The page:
Osh to Almaty

Given previous years the mountains of Kyrgyzstan have almost killed teams, we opted to stick to the main roads. This offered fantastic views although the road was not challenging to drive on. That morning Genghis Carn left us to drive on to reach Mongolia before us as their Russian visas had started unlike ours. We said what could be our final goodbyes of this trip and they departed allowing us to have a well earnt slow morning. The night previous, the same Dutchman who had been climbing the mountain pass with us showed up at Tes guesthouse so the convoy didn’t last as 2 for long as Anton joined us for our next leg of the journey.

There was a large lake in the north on our way to Bishkek which we intended to camp next to. This would make a nice point to break up the journey. Unfortunately, on our way to the lake the car began to shudder and the check engine light turned on. After trying to get the problem to go away, we realised that it wouldn’t when our OBD2 devices revealed that cylinder 4 had given up on us. It was a slow drive as we dragged her up through the mountains on 3 cylinders. The roads were still fun to drive on still as they meandered around the valleys.

Our planned campsite was underwater and our backup campsite didn’t appear very inviting so in the end, a search along the road in the dark with Ladateers big lights was needed. Eventually we found a small track off the road down to a river to sleep on and we spent the night in the car. Having no roof rack meant we had to breath in fumes from our petrol cans so we left the window ajar but it was better than having to put a tent up in the dark. We swiftly fell to sleep.

The next morning, there was our first rain in a long time. This was when the Lada was discovered to not have working windscreen wipers so in true McGyver fashion, a piece of string was tied to them and manually operated. We were starting to wonder who the Lada got an MOT before leaving! The road we stopped on to do this felt like something from Jurassic Park. Mountains covered in greenery and low clouds created a gorgeous view despite the rain. The only improvement would’ve have been having all our spark plugs firing. Despite this, 3 cylinder driving was fun as we had to really push hard up the mountain passes sometimes taking them in first maxing out at 30km/h and doing all we could to maintain momentum because as soon as it was lost, it was hard to regain. We climbed up into the clouds, through a tunnel at the top and descended the other side into sunshine. This was another chance to test our mountain driving that we’d picked up on the hairpins of the Transfagarasan. With Caroline screaming and myself interpreting it as ‘scream if you want to go faster’, we swiftly got down out of the mountains and into Bishkek.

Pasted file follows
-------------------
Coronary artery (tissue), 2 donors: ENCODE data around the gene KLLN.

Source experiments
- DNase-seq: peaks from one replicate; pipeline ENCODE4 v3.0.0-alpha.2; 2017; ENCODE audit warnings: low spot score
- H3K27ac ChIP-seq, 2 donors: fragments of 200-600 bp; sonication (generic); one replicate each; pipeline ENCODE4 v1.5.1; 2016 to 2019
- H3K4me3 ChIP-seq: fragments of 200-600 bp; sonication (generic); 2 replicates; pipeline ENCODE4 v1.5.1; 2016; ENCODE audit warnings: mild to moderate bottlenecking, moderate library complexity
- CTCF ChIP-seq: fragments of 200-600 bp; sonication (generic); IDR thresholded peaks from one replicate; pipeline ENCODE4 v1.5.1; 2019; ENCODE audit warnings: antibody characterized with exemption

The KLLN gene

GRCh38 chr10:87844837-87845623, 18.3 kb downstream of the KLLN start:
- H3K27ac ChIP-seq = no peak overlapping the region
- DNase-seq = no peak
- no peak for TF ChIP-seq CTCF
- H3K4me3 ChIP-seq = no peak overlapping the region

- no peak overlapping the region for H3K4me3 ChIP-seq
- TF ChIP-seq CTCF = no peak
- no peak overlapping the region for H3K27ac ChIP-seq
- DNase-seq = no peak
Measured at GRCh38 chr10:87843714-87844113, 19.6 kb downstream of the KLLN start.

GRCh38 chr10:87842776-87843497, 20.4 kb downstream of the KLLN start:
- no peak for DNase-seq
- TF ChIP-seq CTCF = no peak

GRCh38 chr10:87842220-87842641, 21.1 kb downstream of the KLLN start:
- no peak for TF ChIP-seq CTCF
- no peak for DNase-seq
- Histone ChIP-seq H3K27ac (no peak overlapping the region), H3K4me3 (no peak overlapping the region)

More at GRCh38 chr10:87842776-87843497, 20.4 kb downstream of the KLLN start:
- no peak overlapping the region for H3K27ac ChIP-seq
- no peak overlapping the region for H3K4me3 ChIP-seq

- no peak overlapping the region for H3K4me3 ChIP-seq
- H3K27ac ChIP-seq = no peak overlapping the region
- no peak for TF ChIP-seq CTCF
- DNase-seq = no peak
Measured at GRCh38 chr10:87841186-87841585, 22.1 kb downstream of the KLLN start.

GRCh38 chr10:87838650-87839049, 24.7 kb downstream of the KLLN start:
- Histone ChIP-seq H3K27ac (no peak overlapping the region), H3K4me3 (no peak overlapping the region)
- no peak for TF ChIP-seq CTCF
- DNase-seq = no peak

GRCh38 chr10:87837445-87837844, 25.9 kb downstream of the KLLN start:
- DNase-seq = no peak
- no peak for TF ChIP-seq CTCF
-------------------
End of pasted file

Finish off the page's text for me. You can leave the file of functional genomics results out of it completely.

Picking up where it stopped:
Once in Bishkek, a car parts shop was found and we opted to replace all our spark plugs. Here we found that the spark plug hadn’t just packed in but had in fact totally destroyed itself. Luckily, nothing remained in the engine and it had been spat out a long time ago. With the help and toolkit of the Ladateers and Anton, all of our spark plugs were replaced in approximately 5 minutes and soon we had full power again. This was our car fixed and the next morning, the Lada was at the mechanics getting fixed too. Once all the cars were in good shape, we went exploring. There was an enormous bazaar in the north of the city which is the largest in Central Asia. This stretched out for miles with thousands of shipping containers stacked and shops underneath selling everything that your mind could think of. After getting a little lost in the winding alleyways through the containers, we eventually got out with nothing but a new found respect for online shopping.